3. Clarity – “Our employees must have a clear understanding of what’s going on in our company as often as possible,” he says. For example, Brewster recently addressed a nervous employee who questioned whether it was safe to come to work at all, especially when the governor has implemented a stay-at-home order. Because Mosaic was deemed an essential service thanks to some government contracts, he detailed the new office and vehicle sanitization efforts they are taking (in compliance with the latest safety guidelines available to them) to ensure that those who are working remain as safe as possible, practices that will continue when others return.

Bottom line: When employees have questions, it’s important to be as forthcoming and transparent as possible. If you don’t have the answer, find out and follow up. Don’t make something up.

4. Support – “Our employees need to know that we realize they could feel lonely and like they are on an island during these times. For the most part, they may be fearful of losing their jobs. We need to reach out and ask how they are doing from an emotional point of view. We should share as much as we can and offer support if they need it.”

Bottom line: Employee assistance will likely come in waves, depending upon where your state is with the crisis. After any issues with unemployment, the next wave might be sustaining morale as the shutdown order moves into months. It’s not just their financial health, although important too, but the overall connection they have to your company and their position. It could be walking them through unemployment paperwork, or connecting them with online training courses to help them learn or sharpen skills. Brewster also hosts a weekly “garage” meeting with his senior managers—safely distanced from each other, of course—to make sure that they are sharing and addressing the needs of their employees down the line.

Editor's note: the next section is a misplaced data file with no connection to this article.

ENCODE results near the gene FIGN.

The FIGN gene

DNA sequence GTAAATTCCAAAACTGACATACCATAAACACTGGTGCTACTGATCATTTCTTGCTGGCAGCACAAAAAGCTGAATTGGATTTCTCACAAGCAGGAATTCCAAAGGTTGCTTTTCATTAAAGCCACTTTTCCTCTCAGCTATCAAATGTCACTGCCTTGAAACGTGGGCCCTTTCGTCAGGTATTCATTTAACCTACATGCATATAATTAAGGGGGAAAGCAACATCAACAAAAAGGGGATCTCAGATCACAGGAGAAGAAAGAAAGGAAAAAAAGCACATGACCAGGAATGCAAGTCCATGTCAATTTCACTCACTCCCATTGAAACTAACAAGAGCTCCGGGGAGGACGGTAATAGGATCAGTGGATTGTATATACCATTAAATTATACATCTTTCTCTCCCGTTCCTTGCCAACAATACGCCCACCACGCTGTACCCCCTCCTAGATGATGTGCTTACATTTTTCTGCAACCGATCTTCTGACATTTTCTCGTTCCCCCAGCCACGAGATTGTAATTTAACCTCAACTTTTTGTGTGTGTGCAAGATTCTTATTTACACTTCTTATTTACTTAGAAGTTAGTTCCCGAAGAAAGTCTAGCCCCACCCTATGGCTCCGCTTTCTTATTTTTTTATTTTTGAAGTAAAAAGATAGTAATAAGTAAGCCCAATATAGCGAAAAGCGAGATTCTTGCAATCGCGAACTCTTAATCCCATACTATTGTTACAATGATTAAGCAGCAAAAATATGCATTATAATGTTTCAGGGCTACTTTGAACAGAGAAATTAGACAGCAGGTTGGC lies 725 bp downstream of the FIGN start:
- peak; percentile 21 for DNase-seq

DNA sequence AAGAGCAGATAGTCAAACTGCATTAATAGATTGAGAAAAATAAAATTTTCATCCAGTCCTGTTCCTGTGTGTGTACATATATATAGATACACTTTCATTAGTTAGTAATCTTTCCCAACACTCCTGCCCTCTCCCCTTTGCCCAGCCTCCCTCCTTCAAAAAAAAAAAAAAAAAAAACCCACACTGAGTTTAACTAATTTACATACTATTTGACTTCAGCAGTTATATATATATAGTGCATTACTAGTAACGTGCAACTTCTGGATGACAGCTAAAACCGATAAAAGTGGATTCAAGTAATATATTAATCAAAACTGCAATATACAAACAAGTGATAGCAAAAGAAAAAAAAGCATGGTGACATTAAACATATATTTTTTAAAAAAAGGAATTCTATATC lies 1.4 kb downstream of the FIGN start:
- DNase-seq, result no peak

5. Authenticity – “This is about us being real and living in the moment with conviction and confidence. We need to let our employees know, that we will get through this together, while staying true to ourselves. As authentic leaders, we need to put our employees at ease during these tumultuous times,” he says.

Bottom line: “We’re all in this together” can sometimes ring hollow unless there is real action behind the words. Brewster takes his role as cheerleader seriously, although he’s found that he employees have inspired him as much, whether it’s volunteering their time or stepping up to help their friends, co-workers, or neighbors. People first, economics second.

More than ever, your team needs a new kind of leadership. If your goal is to return to business when the world starts moving again, what you do between now and then will determine who comes along for the ride again. Your usual role of big picture prognostication and conveying confidence to clients is still essential, but ensuring the mental hygiene of your team has become critical. Don’t miss your opportunity to be the leader your company needs.